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More Comments:

Detached Observer - 1/16/2005

As you said, a pretty weak raning: I don't think this is even a passable measure of technical education. There is a strong disciplinary skew towards biology/chemistry reearch and this, I think, is what the study ultimately measures.

1. They count the number of Nobel Prizes. But not every fields has a Nobel associated with it.

2. They count publications in the journals Science and Nature. But not everybody publishes there!Mathematicians never publish papers in Science or Nature. Neither do engineers. Physicists rarely do. Its mostly biologists, chemists, and doctors. Mathematicians dont. Neither do engineers. Physicists rarely do. Its mostly biologists, chemists, and doctors.

3. The numbers used are net numbers, not scaled per number of faculty members (actually, this scaling is done but accounts for only 20% of the net score -- the other 80% depends only on the net values). This tends to reward schools which are big and penalize those that are small -- and I really can't see why a school with a large number of mediocre faculty is better than a school with a small number of exceptional faculty.

4. One other reason why this ranking is not accurate: it measures citations using the ISI citation index. This index overemphasizes English-language journals. Russian scientists, for example, publish papers in Russian journals; French scientists have their own French-language journals, and so on. None of these journals are included in the ISI ranking. ISI does not measure citations in these journals, and this skews the ranking. You attribute the high scores of English-speaking countries to a legacy of the past; but there is no need for such an explanation as the results are what one would expect from the ISI's methodology of excluding English-language sources.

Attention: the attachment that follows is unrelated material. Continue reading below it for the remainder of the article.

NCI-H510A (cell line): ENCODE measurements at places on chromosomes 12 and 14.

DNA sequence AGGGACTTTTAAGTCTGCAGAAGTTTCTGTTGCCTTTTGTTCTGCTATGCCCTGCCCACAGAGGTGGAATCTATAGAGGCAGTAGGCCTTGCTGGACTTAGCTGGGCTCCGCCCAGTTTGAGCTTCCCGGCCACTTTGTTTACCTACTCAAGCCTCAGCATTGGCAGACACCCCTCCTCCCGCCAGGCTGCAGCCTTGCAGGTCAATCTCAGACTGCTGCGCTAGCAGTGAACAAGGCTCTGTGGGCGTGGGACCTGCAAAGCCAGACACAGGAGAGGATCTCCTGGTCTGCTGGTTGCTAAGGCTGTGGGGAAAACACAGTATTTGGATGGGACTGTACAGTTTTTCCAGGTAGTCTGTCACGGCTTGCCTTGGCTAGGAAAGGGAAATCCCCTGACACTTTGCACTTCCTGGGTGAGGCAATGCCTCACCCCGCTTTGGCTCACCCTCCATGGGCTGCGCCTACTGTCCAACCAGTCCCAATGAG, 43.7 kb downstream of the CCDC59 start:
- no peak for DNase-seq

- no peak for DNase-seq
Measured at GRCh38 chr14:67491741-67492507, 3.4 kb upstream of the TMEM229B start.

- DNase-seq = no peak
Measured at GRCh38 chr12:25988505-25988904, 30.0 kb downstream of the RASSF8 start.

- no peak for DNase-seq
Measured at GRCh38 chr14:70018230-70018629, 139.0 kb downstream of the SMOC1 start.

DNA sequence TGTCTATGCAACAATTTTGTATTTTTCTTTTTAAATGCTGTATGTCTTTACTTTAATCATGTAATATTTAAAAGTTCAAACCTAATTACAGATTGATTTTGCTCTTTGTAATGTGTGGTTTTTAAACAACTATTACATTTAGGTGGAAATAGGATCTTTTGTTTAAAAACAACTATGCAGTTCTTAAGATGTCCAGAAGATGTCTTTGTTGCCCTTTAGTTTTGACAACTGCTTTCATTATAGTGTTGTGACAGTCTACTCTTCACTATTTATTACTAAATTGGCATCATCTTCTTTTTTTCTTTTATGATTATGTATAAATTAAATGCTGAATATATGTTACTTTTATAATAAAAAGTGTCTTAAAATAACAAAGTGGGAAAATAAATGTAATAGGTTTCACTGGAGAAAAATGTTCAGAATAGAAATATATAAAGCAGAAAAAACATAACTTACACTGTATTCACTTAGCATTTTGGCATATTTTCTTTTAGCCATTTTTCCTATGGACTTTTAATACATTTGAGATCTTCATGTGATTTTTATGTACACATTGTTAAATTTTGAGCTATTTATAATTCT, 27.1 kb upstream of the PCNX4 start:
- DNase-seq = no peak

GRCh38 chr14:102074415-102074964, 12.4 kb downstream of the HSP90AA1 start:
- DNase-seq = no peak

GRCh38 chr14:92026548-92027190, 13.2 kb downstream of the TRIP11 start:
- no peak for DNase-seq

Gabriel Rossman - 1/14/2005

Another interesting thing about the data is that the distribution of total scores follows a perfect Poisson distribution (frequency with a given score is an inverse power function of the score). That is to say, there's one school (Harvard) scoring 100, nine schools scoring in the 60s or 70s (e.g. Berkeley), a couple dozen strong schools in the 40s and 50s (e.g. Wisconsin), yet more in the 30s, and a huge mass of schools below 25. This is a very common distribution for inequality, as was described in Rosen's AER paper "the Economics of Superstars."

Jonathan Dresner - 1/14/2005

Actually, I think it more likely that strong social/humanistic studies institutions will develop a more balanced rubric, using broader citation and publications standards, and a wider range of prizes (MacArthur grants, for example, or Pulitzer/Bancroft/Booker, etc, prizes). This is a pretty weak ranking system, in its methodology, but represents a massive data collection effort.

My question is "is it worth the time and effort to create a more balanced ranking system"? If not, it's really enough, I think, to acknowledge that this is not a measure of total education, but of technical education.

However, there will be people who take this too seriously, much as other test and survey results are taken too seriously. To their credit, though, this ranking system seems pretty hard to "game."

Julie A Hofmann - 1/14/2005

What do you think the heavy emphasis on Math/ Science will do for education in Humanities/Social Sciences? Is it possible that institutions will once again feel the need to strengthen their M/S programs to make lists like these, at the expense of H/SS?

Brian Ulrich - 1/14/2005

UW-Madison cracks the Top 20 at #18!